[Pythonmac-SIG] RE: What is a good working environment?

Bob Ippolito bob at redivi.com
Wed Apr 6 05:14:06 CEST 2005


On Apr 5, 2005, at 7:53 PM, Lee Cullens wrote:

> On Apr 5, 2005, at 2:13 PM, Bob Ippolito wrote:
>
>>
>> On Apr 5, 2005, at 8:20 AM, Lee Cullens wrote:
>>
>>> What is a good working environment?
>>> <snip>
>>
>> pygame + pyOpenGL may very well be the best solution for this.  It's 
>> much simpler to understand than wxPython, and it's cross-platform.  
>> The downsides are that there is no widget set, it can not integrate 
>> with one (in a sane cross-platform manner), and you are limited to 
>> one window.  Both of these packages are available for Python 2.4.
>> <snip>
>> I'd recommend pygame first, unless you have some requirements that it 
>> can't handle.
>
> I've been going through the listed components in more detail and 
> wonder if anyone would venture a brief answer to the following.
>
> Relative to Bob's pygame vs. wxPython considerations and for what is 
> intended for the Mac OS X platform only,  how does PyObjC fit into the 
> equation (functionally, mixing and difficulty wise)?
>
> The "presentation" category of apps I mentioned earlier would be multi 
> windowed with widgets as in navigating through web pages (but locally 
> based) and include reinforcing games.  There is also a "gaming" app I 
> want to develop that would allow novices to customize the content of 
> various types of games and produce standalone high quality executables 
> of their customized games.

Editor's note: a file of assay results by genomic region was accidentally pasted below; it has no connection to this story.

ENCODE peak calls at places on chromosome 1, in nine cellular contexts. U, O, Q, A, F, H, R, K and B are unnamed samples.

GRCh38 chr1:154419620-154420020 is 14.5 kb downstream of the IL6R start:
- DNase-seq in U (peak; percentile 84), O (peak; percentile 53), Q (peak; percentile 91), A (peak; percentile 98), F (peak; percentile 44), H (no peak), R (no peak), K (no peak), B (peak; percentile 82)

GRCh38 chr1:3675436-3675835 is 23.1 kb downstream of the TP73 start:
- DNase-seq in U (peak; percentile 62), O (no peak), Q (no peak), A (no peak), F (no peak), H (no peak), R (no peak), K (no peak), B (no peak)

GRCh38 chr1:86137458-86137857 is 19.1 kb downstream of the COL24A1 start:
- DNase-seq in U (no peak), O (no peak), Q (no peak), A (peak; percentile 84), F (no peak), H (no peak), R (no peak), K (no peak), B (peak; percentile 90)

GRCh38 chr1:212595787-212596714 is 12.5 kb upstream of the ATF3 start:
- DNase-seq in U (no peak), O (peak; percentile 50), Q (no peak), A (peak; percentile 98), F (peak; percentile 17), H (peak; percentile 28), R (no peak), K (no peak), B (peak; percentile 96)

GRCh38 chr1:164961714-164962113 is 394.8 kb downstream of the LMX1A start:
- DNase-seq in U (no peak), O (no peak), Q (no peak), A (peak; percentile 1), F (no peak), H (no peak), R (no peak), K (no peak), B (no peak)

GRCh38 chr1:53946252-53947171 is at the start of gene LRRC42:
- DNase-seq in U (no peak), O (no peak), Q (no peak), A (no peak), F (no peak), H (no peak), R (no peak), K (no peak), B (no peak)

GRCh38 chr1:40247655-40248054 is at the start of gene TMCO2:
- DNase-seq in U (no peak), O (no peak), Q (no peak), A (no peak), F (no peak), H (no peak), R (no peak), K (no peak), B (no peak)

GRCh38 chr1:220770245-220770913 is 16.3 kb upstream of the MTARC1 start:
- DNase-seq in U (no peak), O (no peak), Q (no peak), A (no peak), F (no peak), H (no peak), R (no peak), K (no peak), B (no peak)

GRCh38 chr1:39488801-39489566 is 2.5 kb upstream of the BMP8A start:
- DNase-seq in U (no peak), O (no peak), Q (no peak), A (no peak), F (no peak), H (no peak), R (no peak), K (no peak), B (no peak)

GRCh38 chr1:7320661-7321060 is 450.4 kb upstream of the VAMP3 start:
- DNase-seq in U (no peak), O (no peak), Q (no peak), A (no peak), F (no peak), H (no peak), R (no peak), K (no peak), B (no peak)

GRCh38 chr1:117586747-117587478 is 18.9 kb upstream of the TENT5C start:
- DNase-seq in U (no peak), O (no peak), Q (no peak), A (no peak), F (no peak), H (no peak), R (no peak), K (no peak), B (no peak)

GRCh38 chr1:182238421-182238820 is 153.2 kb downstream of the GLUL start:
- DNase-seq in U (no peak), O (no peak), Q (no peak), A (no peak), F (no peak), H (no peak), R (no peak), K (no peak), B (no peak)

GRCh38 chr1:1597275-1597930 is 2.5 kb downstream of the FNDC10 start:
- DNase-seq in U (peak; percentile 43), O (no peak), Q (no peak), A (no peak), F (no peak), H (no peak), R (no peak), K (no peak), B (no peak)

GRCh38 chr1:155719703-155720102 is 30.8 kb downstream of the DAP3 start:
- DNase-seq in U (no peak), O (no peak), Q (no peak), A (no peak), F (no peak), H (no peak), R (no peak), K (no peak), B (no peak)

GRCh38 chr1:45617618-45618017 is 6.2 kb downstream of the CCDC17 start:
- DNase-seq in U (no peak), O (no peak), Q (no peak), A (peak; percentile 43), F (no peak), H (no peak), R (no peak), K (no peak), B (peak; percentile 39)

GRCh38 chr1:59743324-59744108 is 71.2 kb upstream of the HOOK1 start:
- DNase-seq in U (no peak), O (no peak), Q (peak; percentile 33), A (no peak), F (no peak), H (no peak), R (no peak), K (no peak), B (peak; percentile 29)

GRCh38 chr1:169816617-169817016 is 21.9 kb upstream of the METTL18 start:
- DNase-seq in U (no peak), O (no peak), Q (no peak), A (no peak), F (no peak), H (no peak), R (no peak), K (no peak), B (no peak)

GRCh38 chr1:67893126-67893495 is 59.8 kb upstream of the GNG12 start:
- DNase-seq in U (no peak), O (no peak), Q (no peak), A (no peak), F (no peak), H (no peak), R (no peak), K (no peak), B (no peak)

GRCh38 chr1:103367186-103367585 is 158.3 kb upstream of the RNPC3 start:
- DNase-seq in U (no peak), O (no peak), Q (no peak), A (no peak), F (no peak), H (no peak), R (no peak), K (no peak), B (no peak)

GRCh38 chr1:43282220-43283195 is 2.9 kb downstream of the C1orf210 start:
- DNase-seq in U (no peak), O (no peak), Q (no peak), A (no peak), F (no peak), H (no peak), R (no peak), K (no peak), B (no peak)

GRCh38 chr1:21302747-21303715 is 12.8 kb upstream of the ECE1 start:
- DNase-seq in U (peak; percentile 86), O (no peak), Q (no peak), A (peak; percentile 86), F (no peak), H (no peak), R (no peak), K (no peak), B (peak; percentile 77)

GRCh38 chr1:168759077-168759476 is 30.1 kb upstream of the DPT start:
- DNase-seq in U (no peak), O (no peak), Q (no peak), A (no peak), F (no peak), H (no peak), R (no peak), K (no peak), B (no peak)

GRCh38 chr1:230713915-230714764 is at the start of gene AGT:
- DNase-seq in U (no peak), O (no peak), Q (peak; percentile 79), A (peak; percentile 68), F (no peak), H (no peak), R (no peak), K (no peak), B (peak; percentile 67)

>
> I do plan on doing detailed approach feasibility tests, but would like 
> to narrow down potential candidates before such.  I am learning fast 
> (despite my age and because I'm no longer embarrassed by asking dumb 
> questions), and many of you veterans will recognize the changing 
> "playgrounds" syndrome :~)

PyObjC (plus, possibly, PyOpenGL) can do everything you want to do, and 
will probably be easier than wxPython or PyQt (depending on how your 
brain works, I guess)... but I think you'll have to write a fair share 
of custom views, controls, etc. to implement this sort of thing.  I 
would highly recommend doing some other things with PyObjC first, and 
playing around with Objective-C a little bit on its own (so you can 
more easily read Apple's documentation) before trying to do this.

In other words, it takes some experience before you learn how to 
properly design an application using any framework, so plan on doing a 
couple simpler throwaway projects with whatever you choose before doing 
something so large.  If you don't, you'll probably do it all wrong, and 
end up with a real mess on your hands.

-bob



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